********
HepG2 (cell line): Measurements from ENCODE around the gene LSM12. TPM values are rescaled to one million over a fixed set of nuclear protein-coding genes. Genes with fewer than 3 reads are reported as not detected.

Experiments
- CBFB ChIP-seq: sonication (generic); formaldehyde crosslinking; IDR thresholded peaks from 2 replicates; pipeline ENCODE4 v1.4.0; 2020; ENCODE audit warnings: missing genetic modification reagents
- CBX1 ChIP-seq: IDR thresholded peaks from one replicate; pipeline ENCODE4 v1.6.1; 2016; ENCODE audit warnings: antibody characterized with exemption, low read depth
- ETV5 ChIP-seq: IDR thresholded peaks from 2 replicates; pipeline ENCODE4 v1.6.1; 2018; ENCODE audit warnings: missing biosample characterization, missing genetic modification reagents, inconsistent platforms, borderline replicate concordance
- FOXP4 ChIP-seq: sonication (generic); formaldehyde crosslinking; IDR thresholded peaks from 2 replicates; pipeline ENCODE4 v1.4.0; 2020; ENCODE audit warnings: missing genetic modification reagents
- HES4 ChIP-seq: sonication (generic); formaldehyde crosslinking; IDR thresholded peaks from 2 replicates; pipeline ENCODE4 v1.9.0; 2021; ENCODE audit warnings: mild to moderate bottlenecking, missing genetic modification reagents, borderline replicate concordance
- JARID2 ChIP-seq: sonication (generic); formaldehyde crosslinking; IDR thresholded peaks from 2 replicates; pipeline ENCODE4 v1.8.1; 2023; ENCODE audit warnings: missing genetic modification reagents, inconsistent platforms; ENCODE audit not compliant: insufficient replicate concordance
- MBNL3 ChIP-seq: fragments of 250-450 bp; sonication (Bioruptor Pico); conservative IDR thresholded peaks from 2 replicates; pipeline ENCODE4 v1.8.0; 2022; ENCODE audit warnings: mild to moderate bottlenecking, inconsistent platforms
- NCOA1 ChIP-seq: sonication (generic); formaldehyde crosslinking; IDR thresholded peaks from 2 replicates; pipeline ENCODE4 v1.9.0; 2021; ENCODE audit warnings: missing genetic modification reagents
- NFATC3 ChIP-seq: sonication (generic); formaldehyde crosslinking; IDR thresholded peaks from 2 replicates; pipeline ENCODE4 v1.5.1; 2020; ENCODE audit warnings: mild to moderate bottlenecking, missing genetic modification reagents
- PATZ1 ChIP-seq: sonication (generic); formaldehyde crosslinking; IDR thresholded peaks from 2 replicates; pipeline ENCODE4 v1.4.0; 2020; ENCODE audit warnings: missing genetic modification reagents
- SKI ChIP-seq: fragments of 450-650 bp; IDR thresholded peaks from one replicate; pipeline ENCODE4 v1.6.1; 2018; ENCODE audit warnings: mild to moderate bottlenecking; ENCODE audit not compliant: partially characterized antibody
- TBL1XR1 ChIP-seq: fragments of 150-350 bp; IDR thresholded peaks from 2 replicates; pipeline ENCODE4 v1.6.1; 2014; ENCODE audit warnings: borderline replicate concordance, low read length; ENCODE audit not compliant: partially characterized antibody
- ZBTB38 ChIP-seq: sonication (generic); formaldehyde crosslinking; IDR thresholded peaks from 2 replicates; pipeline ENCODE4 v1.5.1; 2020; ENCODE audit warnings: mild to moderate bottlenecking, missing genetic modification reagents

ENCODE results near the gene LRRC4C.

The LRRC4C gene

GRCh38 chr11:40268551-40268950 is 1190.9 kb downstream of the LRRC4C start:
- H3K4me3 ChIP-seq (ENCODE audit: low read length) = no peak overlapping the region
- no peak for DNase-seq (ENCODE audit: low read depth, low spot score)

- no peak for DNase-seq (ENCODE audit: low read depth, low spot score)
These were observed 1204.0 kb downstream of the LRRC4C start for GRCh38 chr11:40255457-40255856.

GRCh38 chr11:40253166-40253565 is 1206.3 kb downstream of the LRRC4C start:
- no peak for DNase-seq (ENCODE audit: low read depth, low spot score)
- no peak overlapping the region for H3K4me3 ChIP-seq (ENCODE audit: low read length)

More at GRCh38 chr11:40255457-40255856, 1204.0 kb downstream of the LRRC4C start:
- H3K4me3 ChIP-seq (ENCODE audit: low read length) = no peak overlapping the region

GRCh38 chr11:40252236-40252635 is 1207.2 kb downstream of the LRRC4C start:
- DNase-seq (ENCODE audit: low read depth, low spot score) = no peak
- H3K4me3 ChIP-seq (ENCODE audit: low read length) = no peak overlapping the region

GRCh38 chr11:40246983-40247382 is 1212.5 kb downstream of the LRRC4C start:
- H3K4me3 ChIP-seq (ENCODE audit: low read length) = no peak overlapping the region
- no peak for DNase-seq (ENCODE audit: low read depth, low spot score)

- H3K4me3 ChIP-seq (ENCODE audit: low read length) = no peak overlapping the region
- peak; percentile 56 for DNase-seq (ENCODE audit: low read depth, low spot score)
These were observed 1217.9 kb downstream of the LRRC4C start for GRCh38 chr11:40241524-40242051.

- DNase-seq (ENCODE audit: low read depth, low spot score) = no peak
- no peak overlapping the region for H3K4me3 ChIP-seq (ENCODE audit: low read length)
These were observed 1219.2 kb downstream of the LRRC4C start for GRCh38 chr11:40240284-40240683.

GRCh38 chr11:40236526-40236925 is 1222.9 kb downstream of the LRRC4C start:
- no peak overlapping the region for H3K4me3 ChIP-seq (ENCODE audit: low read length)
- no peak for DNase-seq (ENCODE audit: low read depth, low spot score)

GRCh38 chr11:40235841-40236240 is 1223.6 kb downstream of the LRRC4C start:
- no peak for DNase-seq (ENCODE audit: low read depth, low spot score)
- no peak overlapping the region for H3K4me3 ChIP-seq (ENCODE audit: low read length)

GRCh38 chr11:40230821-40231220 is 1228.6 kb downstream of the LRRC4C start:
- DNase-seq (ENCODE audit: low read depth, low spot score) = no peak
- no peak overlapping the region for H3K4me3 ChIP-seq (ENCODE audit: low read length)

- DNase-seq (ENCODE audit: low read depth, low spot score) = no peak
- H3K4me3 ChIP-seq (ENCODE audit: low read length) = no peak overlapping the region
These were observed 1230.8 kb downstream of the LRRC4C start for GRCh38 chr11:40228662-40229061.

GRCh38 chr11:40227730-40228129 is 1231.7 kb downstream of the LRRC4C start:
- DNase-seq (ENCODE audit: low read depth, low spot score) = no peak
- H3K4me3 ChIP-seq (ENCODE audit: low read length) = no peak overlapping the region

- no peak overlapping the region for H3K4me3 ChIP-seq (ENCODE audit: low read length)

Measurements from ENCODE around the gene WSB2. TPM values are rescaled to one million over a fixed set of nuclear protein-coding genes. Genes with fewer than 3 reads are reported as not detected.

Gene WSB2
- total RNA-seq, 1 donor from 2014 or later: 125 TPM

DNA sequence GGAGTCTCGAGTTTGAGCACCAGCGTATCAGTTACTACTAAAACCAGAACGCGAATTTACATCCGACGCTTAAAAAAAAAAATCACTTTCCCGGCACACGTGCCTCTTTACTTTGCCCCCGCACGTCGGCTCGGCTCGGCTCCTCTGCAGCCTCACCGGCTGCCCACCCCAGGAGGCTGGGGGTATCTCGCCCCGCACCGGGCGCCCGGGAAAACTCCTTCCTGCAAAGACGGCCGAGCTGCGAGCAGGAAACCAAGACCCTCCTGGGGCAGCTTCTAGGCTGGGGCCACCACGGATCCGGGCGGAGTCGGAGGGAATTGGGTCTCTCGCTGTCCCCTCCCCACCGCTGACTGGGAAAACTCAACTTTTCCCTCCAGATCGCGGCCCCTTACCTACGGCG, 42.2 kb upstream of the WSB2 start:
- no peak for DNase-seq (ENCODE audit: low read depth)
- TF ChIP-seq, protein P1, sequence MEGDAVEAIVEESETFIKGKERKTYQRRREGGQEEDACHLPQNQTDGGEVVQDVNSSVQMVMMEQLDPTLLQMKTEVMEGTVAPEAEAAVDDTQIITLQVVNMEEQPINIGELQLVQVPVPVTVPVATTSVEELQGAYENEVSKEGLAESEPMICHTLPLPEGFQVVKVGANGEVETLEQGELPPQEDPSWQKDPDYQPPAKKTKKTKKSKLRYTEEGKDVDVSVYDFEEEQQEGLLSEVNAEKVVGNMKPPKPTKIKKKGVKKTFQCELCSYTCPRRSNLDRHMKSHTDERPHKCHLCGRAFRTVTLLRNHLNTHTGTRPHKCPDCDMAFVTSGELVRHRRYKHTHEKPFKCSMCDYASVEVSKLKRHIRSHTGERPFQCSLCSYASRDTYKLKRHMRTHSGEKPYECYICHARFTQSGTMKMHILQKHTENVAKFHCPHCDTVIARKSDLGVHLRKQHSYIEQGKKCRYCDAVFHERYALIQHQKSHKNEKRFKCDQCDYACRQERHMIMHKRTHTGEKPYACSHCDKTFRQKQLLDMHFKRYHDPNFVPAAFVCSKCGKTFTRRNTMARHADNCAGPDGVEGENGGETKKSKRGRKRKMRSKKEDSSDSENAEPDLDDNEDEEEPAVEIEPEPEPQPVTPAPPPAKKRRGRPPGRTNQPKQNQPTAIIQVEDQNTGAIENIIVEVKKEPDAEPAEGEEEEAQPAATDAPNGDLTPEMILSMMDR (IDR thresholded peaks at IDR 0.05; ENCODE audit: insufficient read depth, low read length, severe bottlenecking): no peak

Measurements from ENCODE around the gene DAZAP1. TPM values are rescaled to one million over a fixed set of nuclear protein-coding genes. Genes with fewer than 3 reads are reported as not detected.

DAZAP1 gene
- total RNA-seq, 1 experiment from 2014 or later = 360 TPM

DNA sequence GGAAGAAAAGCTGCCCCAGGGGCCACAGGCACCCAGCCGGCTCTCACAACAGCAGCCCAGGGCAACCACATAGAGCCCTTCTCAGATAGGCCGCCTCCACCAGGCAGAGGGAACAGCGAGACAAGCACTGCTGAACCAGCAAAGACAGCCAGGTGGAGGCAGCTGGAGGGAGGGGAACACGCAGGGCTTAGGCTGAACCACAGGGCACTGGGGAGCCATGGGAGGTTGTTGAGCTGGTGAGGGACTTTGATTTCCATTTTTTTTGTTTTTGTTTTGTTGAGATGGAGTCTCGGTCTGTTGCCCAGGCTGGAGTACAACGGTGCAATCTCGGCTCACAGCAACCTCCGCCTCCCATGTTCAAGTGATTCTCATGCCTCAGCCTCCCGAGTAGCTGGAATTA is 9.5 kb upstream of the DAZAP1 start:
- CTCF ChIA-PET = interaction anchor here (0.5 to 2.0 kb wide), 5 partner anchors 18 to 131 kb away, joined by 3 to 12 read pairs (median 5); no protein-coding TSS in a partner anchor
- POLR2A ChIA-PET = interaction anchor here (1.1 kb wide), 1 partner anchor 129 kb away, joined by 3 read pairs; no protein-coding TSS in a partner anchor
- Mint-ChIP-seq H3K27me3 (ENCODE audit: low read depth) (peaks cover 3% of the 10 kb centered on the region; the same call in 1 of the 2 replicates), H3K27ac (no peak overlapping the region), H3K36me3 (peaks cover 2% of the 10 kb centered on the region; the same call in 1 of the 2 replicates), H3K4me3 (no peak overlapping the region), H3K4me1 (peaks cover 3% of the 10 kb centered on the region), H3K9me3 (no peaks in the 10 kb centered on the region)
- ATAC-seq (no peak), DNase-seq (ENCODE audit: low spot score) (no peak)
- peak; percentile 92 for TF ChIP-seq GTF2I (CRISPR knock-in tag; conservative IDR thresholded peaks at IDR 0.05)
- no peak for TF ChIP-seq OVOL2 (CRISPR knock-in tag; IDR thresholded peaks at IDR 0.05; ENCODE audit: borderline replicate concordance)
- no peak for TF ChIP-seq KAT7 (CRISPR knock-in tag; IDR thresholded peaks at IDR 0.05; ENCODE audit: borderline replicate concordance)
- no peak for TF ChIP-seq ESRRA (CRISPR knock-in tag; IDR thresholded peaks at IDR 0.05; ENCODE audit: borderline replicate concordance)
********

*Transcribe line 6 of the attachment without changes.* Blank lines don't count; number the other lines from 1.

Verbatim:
- FOXP4 ChIP-seq: sonication (generic); formaldehyde crosslinking; IDR thresholded peaks from 2 replicates; pipeline ENCODE4 v1.4.0; 2020; ENCODE audit warnings: missing genetic modification reagents